Tree Care

Growing Trees

Trees in the home garden are used for many different purposes. They may provide shade for structures and gardens, bear fruit, or be strictly ornamental. Trees are also likely to be some of the most expensive plants a gardener buys, making the initial siting and planting techniques of utmost importance in the healthy survival of the plant.  

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Planting Trees

Trees will grow best when their specific light, water, and soil drainage needs are satisfied. Perform a soil test first to figure out what type of trees will grow easily in your garden. Trees are available to buy in three primary forms: bare root, balled and burlapped, and containerized or pot grown. The first two types are available only in the late winter or early spring and must be planted as quickly as possible to keep the exposed roots from drying out. Container-grown trees are generally available through the growing seasons and can be planted anytime up to the end of the summer. Always plant trees so that the root flare (or graft union on some trees) is just at or slightly above soil level. Trees need access to oxygen, and if planted too deeply, they will not establish properly and risk dying.

Watering Trees

Trees require a consistent watering routine from the time they are planted until they are fully established, which could be three or more years. Immediately after planting, give the tree water daily for the first 2-3 weeks, especially if you are planting during hot, dry conditions. Keep the soil consistently moist but not soggy. Watering should be reduced to every 2-3 days for the next three months. Make sure your tree gets one inch of water a week from supplemental irrigation or natural rain. After this initial 4-month period, watering can be reduced to once a week until the tree shows signs of growth in the trunk and branches. Once mature, the tree will only require supplemental watering during high heat or drought periods.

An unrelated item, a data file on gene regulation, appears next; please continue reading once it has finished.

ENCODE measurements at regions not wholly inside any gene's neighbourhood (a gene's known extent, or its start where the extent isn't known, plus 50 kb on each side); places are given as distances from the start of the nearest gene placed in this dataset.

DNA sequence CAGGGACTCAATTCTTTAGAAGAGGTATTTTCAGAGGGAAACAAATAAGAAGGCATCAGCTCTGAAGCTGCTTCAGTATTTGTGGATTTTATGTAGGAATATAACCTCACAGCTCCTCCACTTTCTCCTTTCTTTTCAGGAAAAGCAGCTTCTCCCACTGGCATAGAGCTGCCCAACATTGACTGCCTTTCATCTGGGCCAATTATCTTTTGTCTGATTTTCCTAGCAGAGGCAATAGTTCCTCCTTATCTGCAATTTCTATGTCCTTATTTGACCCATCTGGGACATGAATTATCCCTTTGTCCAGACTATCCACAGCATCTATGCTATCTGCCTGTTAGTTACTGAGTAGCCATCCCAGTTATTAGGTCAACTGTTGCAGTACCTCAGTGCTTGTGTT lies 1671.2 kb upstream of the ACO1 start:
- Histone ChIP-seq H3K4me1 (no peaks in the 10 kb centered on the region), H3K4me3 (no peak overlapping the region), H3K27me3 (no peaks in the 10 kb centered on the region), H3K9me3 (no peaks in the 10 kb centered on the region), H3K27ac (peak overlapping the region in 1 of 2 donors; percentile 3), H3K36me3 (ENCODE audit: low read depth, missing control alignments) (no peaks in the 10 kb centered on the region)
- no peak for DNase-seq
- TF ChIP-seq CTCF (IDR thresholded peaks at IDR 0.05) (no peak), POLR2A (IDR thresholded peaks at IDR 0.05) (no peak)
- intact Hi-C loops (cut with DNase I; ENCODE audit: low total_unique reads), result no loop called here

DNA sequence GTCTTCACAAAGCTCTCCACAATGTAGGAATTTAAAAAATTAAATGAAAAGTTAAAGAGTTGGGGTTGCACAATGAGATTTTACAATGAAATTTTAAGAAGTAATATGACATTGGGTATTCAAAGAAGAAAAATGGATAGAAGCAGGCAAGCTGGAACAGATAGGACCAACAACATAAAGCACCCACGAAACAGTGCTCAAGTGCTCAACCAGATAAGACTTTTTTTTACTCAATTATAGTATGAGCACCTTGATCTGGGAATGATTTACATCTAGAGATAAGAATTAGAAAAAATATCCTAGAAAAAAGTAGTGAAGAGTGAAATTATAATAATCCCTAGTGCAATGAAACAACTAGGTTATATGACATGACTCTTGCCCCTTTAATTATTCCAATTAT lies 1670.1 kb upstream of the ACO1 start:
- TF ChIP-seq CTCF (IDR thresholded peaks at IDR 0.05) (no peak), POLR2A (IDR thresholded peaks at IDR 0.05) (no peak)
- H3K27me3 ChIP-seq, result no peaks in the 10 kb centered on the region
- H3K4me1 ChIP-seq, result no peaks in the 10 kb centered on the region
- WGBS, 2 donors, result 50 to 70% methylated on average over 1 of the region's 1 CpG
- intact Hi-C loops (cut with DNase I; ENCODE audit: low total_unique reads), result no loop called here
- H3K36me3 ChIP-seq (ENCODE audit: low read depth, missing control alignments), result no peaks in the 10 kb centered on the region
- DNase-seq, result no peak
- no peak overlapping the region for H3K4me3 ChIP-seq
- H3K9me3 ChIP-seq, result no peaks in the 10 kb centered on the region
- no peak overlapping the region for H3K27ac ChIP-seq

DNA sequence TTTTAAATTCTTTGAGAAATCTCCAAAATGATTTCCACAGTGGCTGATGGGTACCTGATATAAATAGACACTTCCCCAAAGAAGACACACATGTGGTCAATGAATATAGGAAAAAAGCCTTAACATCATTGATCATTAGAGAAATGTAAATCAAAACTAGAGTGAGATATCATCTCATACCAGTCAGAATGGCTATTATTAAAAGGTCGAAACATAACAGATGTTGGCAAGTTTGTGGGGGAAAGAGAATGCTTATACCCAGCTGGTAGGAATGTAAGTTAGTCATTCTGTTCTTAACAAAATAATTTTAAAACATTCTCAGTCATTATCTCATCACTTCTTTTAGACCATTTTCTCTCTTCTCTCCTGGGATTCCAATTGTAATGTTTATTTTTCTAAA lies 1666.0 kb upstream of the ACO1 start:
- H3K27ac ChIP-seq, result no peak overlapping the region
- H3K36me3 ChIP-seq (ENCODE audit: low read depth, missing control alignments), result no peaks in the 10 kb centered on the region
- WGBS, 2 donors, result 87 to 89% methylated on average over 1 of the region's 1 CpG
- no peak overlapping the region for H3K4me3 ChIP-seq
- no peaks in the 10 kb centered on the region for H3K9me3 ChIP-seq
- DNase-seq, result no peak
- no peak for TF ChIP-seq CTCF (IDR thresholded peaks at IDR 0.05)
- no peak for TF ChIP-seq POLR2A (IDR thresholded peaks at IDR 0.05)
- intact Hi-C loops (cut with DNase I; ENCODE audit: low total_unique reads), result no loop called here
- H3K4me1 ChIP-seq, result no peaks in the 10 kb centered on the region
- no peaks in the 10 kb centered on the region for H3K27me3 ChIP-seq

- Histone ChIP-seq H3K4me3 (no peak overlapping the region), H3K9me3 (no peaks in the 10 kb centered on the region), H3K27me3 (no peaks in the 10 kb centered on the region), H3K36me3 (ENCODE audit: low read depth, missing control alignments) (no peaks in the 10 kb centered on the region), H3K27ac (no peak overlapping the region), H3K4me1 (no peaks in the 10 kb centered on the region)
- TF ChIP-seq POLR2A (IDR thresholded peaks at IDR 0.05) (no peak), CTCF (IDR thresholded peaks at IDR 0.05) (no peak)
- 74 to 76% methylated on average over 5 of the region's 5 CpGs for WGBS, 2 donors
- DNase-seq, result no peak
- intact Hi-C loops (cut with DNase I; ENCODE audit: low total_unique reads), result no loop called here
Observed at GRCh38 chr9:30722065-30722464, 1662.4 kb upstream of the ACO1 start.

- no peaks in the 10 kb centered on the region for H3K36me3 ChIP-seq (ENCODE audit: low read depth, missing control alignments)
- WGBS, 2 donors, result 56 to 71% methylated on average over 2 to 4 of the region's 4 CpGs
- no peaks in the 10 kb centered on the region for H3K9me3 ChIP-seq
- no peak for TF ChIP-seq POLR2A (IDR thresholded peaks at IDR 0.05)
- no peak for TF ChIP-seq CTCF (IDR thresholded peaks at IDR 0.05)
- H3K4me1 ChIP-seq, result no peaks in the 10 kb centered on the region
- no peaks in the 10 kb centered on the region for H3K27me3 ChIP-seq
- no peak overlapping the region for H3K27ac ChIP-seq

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Fertilizing Trees

Apply a granular slow-release fertilizer once every 2-3 years for newly planted trees. Formulations with a lower ratio of nitrogen to phosphorous and potassium can be applied late in the summer to help prepare trees for the winter. A thick mulch of organic compost or finely shredded leaves applied in the fall also feeds the soil as it decomposes throughout the year.

Pruning Trees

Pruning is generally not required for the first few years of a tree's life. Letting the tree assume a natural shape during the early years will prevent many problems later in life. Most nurseries have pruned and shaped trees that they sell to make them more attractive and grow with a proper shape from the start. Minor pruning of any branches that have been damaged during transport or planting will keep trees healthy. Damaged bark, branches, or trunks can be more susceptible to pests and diseases. Trim out dead, diseased, dying, or diagonal (rubbing) branches as the tree ages to maintain an open canopy. Tree pruning in the late winter allows the gardener to assess the overall structure and promotes faster regrowth. Sometimes in the form of water sprouts that grow straight up. Pruning in the early to mid-summer helps the gardener to see any branches that have died during the winter and allows for slower regrowth, with fewer water sprouts forming.

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Caring For Trees in Pots

Smaller trees do fabulous growing in containers and add an element of height in smaller gardens or container garden displays. Trees such as Japanese maples, citrus trees, and palm trees can live for many years in containers as long as they have their watering and nutrient needs met. Pot-grown trees need attention to water almost daily during the summer and require excellent drainage year-round. Root pruning can be done during an annual repotting so that the tree stays small enough in its pot. Fertilize with a granular slow-release fertilizer top dressed on the soil in the early spring.  

Winter Care for Trees

Proper watering and fertilizing during the summer months will ensure that trees survive winter well. Continue to water until the first frost of fall. Adding a 3-4 inch layer of shredded leaves or arborist chips to the root zone will insulate the soil and help the soil retain moisture. Thin-barked trees such as maples or birch may require protection from the strong winter sun if planted in a southern exposure. Broadleaf and conifer evergreens may become dried and brown from heavy winter winds and might require shelter while they are young to grow well. The trunks and bark of young trees may need protection from deer and other animals during the winter. A temporary wrapping or use of plastic guards helps to deter animals until the trees are larger.

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